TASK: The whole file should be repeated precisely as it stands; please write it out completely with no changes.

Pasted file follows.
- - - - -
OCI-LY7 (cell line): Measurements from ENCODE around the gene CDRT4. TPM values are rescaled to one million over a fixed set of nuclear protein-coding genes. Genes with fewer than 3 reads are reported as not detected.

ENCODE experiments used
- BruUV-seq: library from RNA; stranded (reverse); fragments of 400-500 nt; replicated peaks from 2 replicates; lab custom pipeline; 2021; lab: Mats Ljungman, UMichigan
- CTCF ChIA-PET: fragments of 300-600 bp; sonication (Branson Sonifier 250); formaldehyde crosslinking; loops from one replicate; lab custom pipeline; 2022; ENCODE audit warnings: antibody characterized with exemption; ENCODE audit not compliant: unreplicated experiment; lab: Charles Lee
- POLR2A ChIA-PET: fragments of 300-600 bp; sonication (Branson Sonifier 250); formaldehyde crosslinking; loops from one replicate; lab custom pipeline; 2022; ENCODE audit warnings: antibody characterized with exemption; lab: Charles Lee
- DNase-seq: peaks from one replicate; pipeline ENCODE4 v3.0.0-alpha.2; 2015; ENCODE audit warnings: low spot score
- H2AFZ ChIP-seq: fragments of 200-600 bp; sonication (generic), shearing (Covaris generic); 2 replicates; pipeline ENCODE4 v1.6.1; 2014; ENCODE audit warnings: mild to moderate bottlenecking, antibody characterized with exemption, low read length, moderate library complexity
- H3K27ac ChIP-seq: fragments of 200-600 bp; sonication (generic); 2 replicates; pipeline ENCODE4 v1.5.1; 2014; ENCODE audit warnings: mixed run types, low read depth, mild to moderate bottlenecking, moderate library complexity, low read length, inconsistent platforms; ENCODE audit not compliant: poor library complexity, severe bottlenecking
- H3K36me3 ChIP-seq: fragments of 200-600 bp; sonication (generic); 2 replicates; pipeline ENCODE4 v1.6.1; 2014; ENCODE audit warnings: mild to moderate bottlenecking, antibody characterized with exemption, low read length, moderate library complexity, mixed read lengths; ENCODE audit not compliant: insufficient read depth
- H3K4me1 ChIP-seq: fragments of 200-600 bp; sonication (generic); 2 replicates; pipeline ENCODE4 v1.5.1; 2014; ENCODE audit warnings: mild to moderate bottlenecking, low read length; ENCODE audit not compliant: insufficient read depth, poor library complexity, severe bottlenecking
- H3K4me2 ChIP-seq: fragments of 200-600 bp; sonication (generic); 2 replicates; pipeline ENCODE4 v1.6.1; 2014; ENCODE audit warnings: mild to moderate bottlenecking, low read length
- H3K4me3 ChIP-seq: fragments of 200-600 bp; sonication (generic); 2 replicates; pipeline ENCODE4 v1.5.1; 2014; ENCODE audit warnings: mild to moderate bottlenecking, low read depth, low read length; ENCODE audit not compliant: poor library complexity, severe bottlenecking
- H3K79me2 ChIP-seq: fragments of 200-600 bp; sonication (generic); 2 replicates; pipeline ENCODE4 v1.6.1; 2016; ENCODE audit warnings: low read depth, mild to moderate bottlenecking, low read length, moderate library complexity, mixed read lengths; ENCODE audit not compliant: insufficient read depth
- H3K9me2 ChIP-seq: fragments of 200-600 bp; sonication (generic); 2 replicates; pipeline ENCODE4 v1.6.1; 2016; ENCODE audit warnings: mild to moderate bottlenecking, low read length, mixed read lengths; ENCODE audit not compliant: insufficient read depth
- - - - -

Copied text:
OCI-LY7 (cell line): Measurements from ENCODE around the gene CDRT4. TPM values are rescaled to one million over a fixed set of nuclear protein-coding genes. Genes with fewer than 3 reads are reported as not detected.

ENCODE experiments used
- BruUV-seq: library from RNA; stranded (reverse); fragments of 400-500 nt; replicated peaks from 2 replicates; lab custom pipeline; 2021; lab: Mats Ljungman, UMichigan
- CTCF ChIA-PET: fragments of 300-600 bp; sonication (Branson Sonifier 250); formaldehyde crosslinking; loops from one replicate; lab custom pipeline; 2022; ENCODE audit warnings: antibody characterized with exemption; ENCODE audit not compliant: unreplicated experiment; lab: Charles Lee
- POLR2A ChIA-PET: fragments of 300-600 bp; sonication (Branson Sonifier 250); formaldehyde crosslinking; loops from one replicate; lab custom pipeline; 2022; ENCODE audit warnings: antibody characterized with exemption; lab: Charles Lee
- DNase-seq: peaks from one replicate; pipeline ENCODE4 v3.0.0-alpha.2; 2015; ENCODE audit warnings: low spot score
- H2AFZ ChIP-seq: fragments of 200-600 bp; sonication (generic), shearing (Covaris generic); 2 replicates; pipeline ENCODE4 v1.6.1; 2014; ENCODE audit warnings: mild to moderate bottlenecking, antibody characterized with exemption, low read length, moderate library complexity
- H3K27ac ChIP-seq: fragments of 200-600 bp; sonication (generic); 2 replicates; pipeline ENCODE4 v1.5.1; 2014; ENCODE audit warnings: mixed run types, low read depth, mild to moderate bottlenecking, moderate library complexity, low read length, inconsistent platforms; ENCODE audit not compliant: poor library complexity, severe bottlenecking
- H3K36me3 ChIP-seq: fragments of 200-600 bp; sonication (generic); 2 replicates; pipeline ENCODE4 v1.6.1; 2014; ENCODE audit warnings: mild to moderate bottlenecking, antibody characterized with exemption, low read length, moderate library complexity, mixed read lengths; ENCODE audit not compliant: insufficient read depth
- H3K4me1 ChIP-seq: fragments of 200-600 bp; sonication (generic); 2 replicates; pipeline ENCODE4 v1.5.1; 2014; ENCODE audit warnings: mild to moderate bottlenecking, low read length; ENCODE audit not compliant: insufficient read depth, poor library complexity, severe bottlenecking
- H3K4me2 ChIP-seq: fragments of 200-600 bp; sonication (generic); 2 replicates; pipeline ENCODE4 v1.6.1; 2014; ENCODE audit warnings: mild to moderate bottlenecking, low read length
- H3K4me3 ChIP-seq: fragments of 200-600 bp; sonication (generic); 2 replicates; pipeline ENCODE4 v1.5.1; 2014; ENCODE audit warnings: mild to moderate bottlenecking, low read depth, low read length; ENCODE audit not compliant: poor library complexity, severe bottlenecking
- H3K79me2 ChIP-seq: fragments of 200-600 bp; sonication (generic); 2 replicates; pipeline ENCODE4 v1.6.1; 2016; ENCODE audit warnings: low read depth, mild to moderate bottlenecking, low read length, moderate library complexity, mixed read lengths; ENCODE audit not compliant: insufficient read depth
- H3K9me2 ChIP-seq: fragments of 200-600 bp; sonication (generic); 2 replicates; pipeline ENCODE4 v1.6.1; 2016; ENCODE audit warnings: mild to moderate bottlenecking, low read length, mixed read lengths; ENCODE audit not compliant: insufficient read depth